Kitsault: Canada's Famous Ghost Town

Kitsault existed in the remote areas of northern British Columbia, near the Alaskan border.
Kitsault existed in the remote areas of northern British Columbia, near the Alaskan border.

The ghost town of Kitsault was founded in 1979 as a center for mining molybdenum. It is situated 115 kilometers from Terrace, up north near the Alaskan border. The mine was owned by the Phelps Dodge Corporation of the United States. The town of Kitsault was built for approximately 1,200 residents. It had one restaurant, a swimming pool, bowling alley, and a shopping mall. Before the establishment of the molybdenum mines, there had formerly been a booming mining business in the town. This was as a result of the work that was going on in the Anyox and Stewart mining companies. Thereafter, in 1918, the Dolly Varden mine was formed which ran businesses in the area. However, due to legal reasons, Alfred Taylor took over the mine. He built the famous Lions Gate Bridge that still exists today.

How Did Kitsault Become a Ghost Town?

Kitsault became a ghost town due to the crashing of prices for molybdenum. The crashing of prices came as a result of an unexpected economic recession and the introduction of molybdenum by-products into the market. The low prices led to a complete loss of profit which made it no longer economical to run the mines. Since the town was built for the employees of the molybdenum mine, people could no longer live there. Residents were evacuated after only 18 months of their stay. In addition, the silver prices also plummeted forcing the silver mines to shut down. Being a mining town, the closure of these mines led to the end of life in the town. As a result, residents opted to look for jobs in other towns and ended up relocating.

Kitsault’s Booming Days and Aftermath

At the peak of the mining business, Kitsault had a 16 kilometer railway and was rich in minerals such as silver ore, zinc, copper, and lead. Furthermore, molybdenum which is used to give steel its hardness and corrosion resistance was also doing very well. Currently, the community belongs to an Indian-American businessman named Krishnan Suthanthiran who bought the ghost town for $5.7 million. He is presently responsible for the maintenance of the town. Kitsault town has abandoned but immaculately kept houses, banks, theaters, shopping centers, and restaurants. The streets have well trimmed trees and freshly mowed lawns. Although the town is closed to the public, there seems to be a ray of hope for a revival of the town as it is the proposed location of a terminal site for liquefied natural gas (LNG). The future of Kitsault depends on the success of the LNG project.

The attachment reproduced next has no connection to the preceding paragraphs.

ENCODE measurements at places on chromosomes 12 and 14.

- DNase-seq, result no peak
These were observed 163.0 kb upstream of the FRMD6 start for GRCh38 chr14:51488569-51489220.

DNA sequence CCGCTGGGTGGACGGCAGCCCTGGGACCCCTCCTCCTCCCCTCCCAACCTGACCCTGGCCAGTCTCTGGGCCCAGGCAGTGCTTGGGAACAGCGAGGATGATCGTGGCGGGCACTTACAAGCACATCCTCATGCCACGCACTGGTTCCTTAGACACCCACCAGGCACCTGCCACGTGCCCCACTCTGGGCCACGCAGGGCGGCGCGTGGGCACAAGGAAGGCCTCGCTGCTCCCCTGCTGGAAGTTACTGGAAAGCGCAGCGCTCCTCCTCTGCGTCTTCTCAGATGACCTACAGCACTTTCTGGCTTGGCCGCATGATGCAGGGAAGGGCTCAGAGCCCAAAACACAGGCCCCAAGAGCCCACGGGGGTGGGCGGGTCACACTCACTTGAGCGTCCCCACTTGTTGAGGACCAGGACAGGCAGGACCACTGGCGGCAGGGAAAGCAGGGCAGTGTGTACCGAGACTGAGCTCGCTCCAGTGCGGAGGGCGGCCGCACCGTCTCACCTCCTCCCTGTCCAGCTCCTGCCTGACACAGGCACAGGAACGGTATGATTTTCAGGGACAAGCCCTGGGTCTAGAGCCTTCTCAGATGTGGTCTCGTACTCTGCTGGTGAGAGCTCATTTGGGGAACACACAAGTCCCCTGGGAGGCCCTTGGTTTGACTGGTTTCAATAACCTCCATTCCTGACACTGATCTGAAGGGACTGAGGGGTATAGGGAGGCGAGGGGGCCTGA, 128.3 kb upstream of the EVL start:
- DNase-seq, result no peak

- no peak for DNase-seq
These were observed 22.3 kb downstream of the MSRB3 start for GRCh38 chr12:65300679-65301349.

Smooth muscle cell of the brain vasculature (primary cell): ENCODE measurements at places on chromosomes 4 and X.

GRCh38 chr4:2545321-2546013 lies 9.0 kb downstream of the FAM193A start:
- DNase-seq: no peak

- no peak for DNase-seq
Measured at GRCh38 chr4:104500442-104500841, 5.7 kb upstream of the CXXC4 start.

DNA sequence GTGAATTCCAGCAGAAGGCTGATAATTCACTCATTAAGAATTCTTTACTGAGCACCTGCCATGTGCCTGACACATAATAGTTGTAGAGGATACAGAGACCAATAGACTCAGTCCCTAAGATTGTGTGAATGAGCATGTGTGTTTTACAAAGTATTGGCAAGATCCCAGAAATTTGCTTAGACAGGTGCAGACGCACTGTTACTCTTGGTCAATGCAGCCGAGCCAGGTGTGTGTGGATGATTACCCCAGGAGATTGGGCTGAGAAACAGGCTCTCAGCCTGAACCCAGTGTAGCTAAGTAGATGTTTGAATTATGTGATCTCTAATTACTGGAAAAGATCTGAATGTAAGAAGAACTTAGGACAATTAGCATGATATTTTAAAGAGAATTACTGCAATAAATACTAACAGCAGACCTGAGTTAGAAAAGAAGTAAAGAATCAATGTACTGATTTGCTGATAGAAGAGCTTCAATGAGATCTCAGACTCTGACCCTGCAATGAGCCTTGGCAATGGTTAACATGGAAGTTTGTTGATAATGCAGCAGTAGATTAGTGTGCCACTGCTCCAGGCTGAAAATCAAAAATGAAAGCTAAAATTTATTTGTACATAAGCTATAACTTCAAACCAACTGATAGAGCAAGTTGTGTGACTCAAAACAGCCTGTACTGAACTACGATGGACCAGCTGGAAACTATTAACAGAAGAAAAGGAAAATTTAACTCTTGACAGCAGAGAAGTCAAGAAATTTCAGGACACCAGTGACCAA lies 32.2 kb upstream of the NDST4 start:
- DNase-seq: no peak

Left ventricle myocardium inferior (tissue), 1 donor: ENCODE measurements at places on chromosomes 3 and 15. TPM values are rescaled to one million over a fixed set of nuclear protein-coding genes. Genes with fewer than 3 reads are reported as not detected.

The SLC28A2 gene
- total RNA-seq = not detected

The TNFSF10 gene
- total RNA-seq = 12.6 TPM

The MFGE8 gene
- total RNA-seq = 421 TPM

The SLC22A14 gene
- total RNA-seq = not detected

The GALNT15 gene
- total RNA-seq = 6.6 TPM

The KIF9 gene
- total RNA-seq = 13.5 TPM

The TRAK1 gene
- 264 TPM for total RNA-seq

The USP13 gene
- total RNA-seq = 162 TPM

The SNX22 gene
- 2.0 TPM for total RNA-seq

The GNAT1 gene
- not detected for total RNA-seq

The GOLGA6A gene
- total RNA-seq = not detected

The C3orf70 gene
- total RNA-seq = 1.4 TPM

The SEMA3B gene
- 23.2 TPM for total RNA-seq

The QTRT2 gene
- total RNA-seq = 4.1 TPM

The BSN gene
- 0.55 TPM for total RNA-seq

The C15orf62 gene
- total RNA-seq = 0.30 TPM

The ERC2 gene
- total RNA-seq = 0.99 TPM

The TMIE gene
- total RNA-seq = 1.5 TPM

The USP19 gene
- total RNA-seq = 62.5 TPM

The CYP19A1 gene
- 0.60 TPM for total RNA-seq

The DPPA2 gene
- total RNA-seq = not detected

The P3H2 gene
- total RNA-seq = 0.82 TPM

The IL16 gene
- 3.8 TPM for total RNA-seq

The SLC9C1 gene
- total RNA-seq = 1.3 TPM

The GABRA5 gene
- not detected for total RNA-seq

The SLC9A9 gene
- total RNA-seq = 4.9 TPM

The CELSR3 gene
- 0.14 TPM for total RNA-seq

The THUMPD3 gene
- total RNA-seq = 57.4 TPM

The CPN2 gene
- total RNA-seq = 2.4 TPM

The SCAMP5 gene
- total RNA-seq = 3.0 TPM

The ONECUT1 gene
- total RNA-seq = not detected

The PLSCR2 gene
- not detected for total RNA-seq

Tourist Attractions

Some of the tourist attraction sites are Alice Arm town and Anyox. Alice Arm is a place in Kitsault which was the center of the silver mining in the 1930s. Anyox, on the other hand, was a town whose main economic activity had been copper mining. There is an electrical powerhouse which still stands as a historical monument in the town. The powerhouse was built in 1911 and is a great attraction to visitors. However, those who visit Kitsault town must have express permission from the land owner since it is no longer public property.


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